Like any leader, he was among people who had a sizeable population that faced with poverty, curable diseases and needed more people educated, for him the only way to eradicate most problems in future would be through education.
“I came to realize what a valuable opportunity I got when I was taken to school in 1958 to get an education. And I focused mainly on starting a secondary school for Maasai boys because many of them did not have the opportunity to join government schools as a result of poor grades in public examination," said Father Ntaiyia.
He came to realize that the students from the community were intelligent but only lacked a conducive learning environment which affected their performances.
“We already had a very successful High School for Girls St. Mary’s in Narok and I wanted the boys to have a similar opportunity. My hope was to have as many Maasai boys and girls go to Secondary Schools,” said Father Ntaiyia.
When his Bishop accepted the idea of having a good catholic secondary school for boys, it was generally thought by some priest that Father Symon was too young to start and head it, but a missionary priest who was proposed happens to be 10 years younger than Fr. Ntaiyia.
Construction of the School started in 1986 under a religious Brother while Fr. Ntaiyia was still in Loitoktok and visiting the sight in Lemek every three months to see the progress as well as visiting Education Offices in Narok for the necessary paperwork.
The people of Lemek in Narok South welcomed the idea of having a Secondary School for Maasai boys and allocated 75 acres of land to start the boys' school and were happy to hear the name of the School was to be Olchekut Supat Apostolic School -OSAS (meaning Good shepherd).
“During the third term of the school year, I travelled to all Parishes in the Diocese recruiting boys who would be pioneers in 1987. One day, I visited Olmesutie area at Loita plains near Kenya-Tanzania border where they had two teachers and more than 80 students," said Father Ntaiyia.
"Not unusual in some of our School in remote places but one wonders how such children are ranked for the same examinations with children in the big towns and cities. I had to make sure that most of the students from Loita schools joined our new secondary school because they lacked the necessary facilities required in getting a formal education.
"I am now happy because most of these students who I mentored and passed through this school are successful in life. We have them working in all disciplines in Kenya as engineers, doctors, teachers and others are tourism industry.”
In 2002 his Bishop allowed him to go to the USA for sabbatical which extended to several years.
Early in the year 2004, he realized that the twenty-fifth anniversary of his ordination to the priesthood was coming on December 7, 2005.
He decided to mark this event in a way that it will be memorable and helpful to his community in Kenya now and in the future.
After reflecting on how education has transformed his life from a humble shepherd boy, his experience of positive returns in a Diocesan high school (OSAS) and recalling an African saying “I am because we are.”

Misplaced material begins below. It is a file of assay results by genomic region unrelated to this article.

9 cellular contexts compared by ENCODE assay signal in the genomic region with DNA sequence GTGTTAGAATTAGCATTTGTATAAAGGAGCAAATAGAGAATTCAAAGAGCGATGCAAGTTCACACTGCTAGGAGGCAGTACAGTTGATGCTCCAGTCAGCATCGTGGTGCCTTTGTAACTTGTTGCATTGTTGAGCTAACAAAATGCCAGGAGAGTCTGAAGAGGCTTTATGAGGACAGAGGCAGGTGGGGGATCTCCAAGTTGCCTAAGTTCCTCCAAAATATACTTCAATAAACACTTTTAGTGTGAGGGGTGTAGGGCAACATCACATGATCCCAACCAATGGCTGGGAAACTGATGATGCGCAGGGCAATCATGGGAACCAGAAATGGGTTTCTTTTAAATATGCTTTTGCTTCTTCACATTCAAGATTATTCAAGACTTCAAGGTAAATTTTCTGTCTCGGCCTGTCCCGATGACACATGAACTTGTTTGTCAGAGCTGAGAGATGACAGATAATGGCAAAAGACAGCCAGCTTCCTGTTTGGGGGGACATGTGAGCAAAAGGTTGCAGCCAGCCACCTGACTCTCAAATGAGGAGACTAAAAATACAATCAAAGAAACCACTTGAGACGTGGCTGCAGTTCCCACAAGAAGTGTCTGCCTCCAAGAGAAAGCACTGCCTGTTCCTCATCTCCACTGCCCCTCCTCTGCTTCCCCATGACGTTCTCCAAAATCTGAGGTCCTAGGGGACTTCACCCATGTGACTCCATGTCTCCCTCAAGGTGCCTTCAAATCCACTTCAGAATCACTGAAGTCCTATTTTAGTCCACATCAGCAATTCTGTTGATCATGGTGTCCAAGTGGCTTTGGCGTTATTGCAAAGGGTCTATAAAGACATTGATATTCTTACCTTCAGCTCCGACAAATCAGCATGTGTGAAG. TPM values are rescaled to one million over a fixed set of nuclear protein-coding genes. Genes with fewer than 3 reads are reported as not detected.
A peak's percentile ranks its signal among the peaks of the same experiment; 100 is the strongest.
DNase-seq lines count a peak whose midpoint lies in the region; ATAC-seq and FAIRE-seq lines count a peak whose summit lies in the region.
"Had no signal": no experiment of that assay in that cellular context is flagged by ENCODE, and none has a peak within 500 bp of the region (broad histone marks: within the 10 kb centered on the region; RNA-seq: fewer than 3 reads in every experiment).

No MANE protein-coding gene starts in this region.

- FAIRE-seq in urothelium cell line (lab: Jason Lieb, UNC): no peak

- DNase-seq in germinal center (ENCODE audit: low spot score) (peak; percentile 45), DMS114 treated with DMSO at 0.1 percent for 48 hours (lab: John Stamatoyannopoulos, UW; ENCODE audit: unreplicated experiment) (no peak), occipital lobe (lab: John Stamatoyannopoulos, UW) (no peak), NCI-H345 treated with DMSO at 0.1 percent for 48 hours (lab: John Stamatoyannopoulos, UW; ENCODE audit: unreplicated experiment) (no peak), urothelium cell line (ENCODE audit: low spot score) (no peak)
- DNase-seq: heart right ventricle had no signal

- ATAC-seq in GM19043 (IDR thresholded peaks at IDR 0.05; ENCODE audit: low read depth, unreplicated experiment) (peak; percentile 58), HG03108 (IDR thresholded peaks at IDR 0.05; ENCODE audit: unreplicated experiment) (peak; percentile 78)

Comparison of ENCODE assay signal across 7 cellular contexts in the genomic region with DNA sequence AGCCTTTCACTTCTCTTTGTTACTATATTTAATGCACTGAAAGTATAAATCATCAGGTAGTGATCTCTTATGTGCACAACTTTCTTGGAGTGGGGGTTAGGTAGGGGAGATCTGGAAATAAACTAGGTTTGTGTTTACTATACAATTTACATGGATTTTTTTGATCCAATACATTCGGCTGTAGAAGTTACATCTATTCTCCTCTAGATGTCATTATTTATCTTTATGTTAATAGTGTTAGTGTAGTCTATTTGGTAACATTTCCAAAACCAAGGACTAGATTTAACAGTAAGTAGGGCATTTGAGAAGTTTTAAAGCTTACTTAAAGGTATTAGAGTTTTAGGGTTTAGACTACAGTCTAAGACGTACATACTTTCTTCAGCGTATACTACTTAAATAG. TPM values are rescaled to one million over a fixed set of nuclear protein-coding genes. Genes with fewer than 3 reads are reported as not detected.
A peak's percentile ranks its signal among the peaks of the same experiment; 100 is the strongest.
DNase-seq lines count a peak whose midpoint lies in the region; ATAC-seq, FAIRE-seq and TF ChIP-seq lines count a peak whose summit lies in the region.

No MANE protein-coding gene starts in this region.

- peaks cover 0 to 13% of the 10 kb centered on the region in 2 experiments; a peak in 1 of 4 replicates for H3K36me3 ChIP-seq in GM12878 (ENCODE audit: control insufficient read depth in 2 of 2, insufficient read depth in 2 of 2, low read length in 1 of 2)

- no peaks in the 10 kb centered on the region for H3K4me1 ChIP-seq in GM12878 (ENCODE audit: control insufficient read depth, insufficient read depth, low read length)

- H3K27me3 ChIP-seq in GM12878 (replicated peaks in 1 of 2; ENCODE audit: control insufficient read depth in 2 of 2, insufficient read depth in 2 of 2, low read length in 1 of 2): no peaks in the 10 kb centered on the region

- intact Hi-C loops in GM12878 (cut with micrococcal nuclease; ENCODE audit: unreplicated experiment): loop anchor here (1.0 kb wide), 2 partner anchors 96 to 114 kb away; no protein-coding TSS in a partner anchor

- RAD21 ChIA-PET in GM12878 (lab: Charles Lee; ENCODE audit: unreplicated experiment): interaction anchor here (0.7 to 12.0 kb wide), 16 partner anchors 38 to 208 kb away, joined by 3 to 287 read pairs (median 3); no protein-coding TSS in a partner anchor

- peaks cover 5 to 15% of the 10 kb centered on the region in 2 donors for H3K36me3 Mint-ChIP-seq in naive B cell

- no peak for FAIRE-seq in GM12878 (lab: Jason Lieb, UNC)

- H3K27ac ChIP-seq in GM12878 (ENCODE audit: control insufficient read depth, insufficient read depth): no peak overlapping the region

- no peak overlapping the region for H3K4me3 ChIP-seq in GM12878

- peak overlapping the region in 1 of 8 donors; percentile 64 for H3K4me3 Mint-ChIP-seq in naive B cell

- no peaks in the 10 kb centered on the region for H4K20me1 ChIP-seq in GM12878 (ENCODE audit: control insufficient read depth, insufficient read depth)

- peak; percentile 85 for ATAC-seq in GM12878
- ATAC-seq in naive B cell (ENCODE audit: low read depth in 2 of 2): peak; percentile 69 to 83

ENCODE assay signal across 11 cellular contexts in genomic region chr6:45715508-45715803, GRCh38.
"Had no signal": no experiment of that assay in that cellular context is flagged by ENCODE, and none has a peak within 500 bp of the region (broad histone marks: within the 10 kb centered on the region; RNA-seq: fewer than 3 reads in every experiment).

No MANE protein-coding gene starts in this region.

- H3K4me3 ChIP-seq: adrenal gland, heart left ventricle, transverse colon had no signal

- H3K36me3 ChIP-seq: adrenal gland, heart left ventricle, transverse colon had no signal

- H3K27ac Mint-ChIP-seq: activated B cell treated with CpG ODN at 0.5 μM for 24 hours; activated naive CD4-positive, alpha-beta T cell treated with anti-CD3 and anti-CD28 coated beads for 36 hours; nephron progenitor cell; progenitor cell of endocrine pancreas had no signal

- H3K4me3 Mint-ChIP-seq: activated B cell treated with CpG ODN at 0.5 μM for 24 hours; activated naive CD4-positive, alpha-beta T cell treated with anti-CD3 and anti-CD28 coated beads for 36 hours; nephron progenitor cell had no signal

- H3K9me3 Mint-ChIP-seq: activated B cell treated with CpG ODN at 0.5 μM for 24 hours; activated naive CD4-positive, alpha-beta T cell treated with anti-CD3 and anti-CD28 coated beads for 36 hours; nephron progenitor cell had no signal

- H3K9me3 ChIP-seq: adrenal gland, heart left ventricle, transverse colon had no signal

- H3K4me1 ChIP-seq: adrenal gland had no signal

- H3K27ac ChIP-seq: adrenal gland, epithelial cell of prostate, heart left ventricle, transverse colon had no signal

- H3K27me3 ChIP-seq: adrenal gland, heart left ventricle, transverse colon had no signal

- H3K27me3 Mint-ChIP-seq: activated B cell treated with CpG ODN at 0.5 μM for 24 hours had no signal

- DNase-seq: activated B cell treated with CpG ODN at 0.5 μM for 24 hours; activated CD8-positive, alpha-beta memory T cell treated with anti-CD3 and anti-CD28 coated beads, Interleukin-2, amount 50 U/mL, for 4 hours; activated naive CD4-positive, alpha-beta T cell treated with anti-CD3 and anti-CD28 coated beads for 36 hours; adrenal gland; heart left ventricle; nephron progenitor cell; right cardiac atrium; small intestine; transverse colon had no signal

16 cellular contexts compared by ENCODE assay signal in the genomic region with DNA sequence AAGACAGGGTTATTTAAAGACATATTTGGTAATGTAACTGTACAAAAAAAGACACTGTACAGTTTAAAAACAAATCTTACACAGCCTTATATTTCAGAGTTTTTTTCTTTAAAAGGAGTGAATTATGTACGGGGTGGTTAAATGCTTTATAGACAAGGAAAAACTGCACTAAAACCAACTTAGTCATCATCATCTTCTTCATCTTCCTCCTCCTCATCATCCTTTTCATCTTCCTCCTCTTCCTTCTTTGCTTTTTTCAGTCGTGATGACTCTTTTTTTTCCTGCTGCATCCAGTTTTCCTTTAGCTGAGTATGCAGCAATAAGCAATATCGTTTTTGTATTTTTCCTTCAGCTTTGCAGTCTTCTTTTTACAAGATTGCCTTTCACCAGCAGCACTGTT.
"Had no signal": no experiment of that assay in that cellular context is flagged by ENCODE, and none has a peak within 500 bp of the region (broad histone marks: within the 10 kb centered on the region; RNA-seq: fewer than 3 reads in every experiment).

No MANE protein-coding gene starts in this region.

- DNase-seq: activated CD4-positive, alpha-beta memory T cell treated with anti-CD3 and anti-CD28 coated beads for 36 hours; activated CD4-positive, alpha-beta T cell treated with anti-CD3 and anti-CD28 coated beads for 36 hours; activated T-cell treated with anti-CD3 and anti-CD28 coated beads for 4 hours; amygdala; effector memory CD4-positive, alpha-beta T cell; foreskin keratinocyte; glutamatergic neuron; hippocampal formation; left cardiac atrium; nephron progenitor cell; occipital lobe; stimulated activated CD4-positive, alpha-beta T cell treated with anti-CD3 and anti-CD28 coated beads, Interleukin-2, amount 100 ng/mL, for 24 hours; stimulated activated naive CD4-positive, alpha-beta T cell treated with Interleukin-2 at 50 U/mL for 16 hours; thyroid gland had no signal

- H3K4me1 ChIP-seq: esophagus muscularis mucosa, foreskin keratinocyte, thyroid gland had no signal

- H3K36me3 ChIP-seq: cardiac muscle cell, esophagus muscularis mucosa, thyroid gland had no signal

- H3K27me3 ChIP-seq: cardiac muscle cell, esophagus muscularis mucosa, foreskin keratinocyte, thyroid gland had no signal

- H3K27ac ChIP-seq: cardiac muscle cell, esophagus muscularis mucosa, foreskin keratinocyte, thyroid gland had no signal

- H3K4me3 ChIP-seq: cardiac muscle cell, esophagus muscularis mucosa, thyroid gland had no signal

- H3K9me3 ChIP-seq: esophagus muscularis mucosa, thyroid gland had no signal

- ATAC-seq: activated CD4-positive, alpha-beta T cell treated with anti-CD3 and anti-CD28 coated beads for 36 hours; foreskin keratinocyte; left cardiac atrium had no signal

He thought the best fashion to celebrate his silver jubilee would be to build a primary (elementary) boarding school that would give opportunity especially to Maa children.
“A good elementary education is vital to gaining admission to high schools. A student must successfully pass the Standardized National Examination (KCPE) and in order to do so a strong foundation must be provided in elementary school,” said Father Ntaiyia
“Inspiration to establish a school to mark my jubilee stems from my lowly background that cannot be more emphasized than visiting my home village and meeting my people in their traditional semi-nomadic lifestyle, men and women of my age who never had a chance to go to school and contrast the fact that from such a lowly background, because of going to school, my life was transformed in many ways even to becoming a priest and educator,” he said.
Father Ntaiyia states that, as much as they may want their people to be educated, the problems the Maasai face in trying to get an education have become the concern of many.
Poverty is manifested in many places and is likely to increase as many problems related to lack of education touch every family.
Many children, however, are unable to gain admission to high schools, not because they are unintelligent but because of a poor foundation at the elementary level which renders them unable to make the grade at the standardized National examination.
There are many well-wishers who have undertaken the same mission of establishing school all over Maasai land to help educate the people and they share in the same goal of addressing this issue and prepare our children to successfully continue their education.
Father Ntaiyia Jubilee school for boys and girls is situated at Oleleshwa area about two kilometres from Narok town and sits on a five-acre land.
“It is a way of being with the people at home having been away from them for a long time.”
Father Ntaiyia is thankful to many people who have walked with him the 40 years of his priesthood.each
Benefactors and well-wishers from USA and Europe without whom the school project would have taken many years to accomplish. He visits Kenya each year and spends practically every day of his breach with the children in His school.